We have known for decades that B vitamins are critical for healthy brain and nervous tissue. In Europe, B vitamins are even called “neurovitamins” because of their essential role in brain function.

Because metformin decreases B12 absorption, people taking it may not be able to get enough of the vitamin from a well-balanced diet alone. That’s especially true for people who follow a vegetarian diet, have had gastrointestinal surgery, or take drugs that suppress stomach acid (which are used in epidemic proportions today).

Amazingly enough, despite metformin’s long market history, there are currently no clinical guidelines in place for monitoring or supplementing B vitamins.

And of course, the government’s paltry Recommended Daily Allowances (RDAs) are nowhere near sufficient to deal with these issues. Maintaining “adequate” vitamin B12 levels is not good enough to reverse the potential effects of metformin, nor to reduce the risk of cognitive decline in later life.

Every person taking metformin should also be taking high-quality B vitamins. In fact, good levels of B vitamins, including vitamin B12, should be part of any natural approach to healthy brain function— especially with aging. See sidebars for recommended doses and forms for achieving optimal levels.


Which  B12 is best?

When choosing a B12 supplement, you may be confused about the terminology. You’ll need to choose between two forms: cyanocobalamin or methylcobalamin.

Once it is in the body, cyanocobalamin is converted into the physiologic forms methylcobalamin and adenosylcobalamin (bound with a nucleic acid). However, outside the body methylcobalamin can be chemically unstable. If a micronutrient is unstable, it can break down before you take it, and you don’t know what (if any) potency is left—or what potentially dangerous byproducts may be present.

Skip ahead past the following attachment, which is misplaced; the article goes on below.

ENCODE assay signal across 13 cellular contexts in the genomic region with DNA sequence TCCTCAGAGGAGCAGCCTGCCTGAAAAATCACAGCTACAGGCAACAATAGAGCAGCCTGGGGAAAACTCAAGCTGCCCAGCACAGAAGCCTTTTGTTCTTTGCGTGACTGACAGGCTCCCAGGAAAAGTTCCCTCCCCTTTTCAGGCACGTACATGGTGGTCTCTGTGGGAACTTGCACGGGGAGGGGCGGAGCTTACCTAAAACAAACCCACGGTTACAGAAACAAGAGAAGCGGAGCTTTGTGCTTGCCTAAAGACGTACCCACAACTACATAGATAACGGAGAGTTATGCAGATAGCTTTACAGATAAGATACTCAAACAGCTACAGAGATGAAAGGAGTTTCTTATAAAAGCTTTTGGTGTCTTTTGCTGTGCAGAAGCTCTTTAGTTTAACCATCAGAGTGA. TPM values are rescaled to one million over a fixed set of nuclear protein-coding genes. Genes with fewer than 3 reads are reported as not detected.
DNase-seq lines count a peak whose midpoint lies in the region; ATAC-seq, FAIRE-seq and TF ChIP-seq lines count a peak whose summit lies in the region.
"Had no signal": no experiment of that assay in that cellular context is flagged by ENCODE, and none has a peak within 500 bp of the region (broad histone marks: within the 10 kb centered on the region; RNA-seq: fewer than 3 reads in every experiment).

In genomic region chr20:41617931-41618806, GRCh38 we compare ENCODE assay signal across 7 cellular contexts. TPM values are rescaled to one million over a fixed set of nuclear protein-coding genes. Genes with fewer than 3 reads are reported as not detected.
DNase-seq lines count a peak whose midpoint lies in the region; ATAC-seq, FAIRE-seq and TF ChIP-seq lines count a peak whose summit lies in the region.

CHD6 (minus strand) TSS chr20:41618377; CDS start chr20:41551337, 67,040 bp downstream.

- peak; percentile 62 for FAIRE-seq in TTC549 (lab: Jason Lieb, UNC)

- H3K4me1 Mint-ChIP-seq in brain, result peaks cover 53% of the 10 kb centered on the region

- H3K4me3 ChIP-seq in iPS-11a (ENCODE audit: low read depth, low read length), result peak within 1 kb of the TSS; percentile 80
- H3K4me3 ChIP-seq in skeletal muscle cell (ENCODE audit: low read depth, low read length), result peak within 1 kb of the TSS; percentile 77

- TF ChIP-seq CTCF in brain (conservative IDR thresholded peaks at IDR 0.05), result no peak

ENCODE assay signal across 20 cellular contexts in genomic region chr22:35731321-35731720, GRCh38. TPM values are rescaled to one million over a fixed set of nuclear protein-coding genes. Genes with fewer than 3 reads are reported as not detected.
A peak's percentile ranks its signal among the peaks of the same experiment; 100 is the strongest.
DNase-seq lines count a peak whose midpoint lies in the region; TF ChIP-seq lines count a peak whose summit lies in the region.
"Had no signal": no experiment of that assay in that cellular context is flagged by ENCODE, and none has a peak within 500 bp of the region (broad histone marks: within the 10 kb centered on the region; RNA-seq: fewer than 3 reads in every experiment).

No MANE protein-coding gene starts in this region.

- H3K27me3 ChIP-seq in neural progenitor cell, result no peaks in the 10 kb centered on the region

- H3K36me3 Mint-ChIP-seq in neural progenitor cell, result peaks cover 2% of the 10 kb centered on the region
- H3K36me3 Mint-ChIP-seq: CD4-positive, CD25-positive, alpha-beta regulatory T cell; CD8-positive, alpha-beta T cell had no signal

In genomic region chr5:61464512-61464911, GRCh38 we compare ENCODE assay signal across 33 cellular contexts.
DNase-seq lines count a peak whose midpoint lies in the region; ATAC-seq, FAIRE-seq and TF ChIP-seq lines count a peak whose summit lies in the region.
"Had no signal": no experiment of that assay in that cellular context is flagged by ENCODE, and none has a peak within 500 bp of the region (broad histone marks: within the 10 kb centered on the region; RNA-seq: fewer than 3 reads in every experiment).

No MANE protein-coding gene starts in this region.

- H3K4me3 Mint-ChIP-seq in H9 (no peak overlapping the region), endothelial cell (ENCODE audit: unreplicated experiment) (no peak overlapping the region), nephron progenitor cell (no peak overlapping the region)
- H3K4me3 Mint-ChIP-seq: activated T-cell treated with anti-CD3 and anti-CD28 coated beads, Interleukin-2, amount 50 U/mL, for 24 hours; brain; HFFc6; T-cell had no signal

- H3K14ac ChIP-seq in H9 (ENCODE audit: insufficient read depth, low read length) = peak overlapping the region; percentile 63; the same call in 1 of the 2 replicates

I recommend cyanocobalamin because it is much more stable before it gets into the body. Stability is important during manufacturing and shipping, so that a product stays fresh, safe and potent for you on your shelf.

Note that a trace amount of the chemical group cyanide is used during the processing of cyanocobalamin. The small trace poses no danger and can actually have a nutritive effect in trace amounts in light of the biological concept of hormesis (which is too big a topic for this article; for more on that, consult my medical textbook, Fundamentals of Complementary & Alternative Medicine, 4th edition; Elsevier Health Sciences, 2011). There are actually trace amounts of arsenic and cyanide naturally occurring in fruits (especially the seeds and pits) and nuts. In nature, this probably helps keep many small predators, such as microbes and insects, from spoiling the fruit and the seed while having no effect regarding human consumption.


Brain-boosting vitamin B doses

Thiamine……………………………………………………2.5 to 5.0 mg
Vitamin B-6 (pyridoxine) …………………………….5 to 10 mg
Folate (L-methylfolate) ……………………………….800 to 1600 mcg (0.8 to 1.6 mg)*
Vitamin B 12 (cyanocobalamin) ……………………20 to 40 mcg

*For folate, I recommend Metfolin®, which is high quality, bioavailable, and pharmaceutical grade



1. Abyad A. Prevalence of vitamin B12 deficiency among demented patients and cognitive recovery with cobalamin replacement. J Nutr Health Aging. 2002;6:254-260.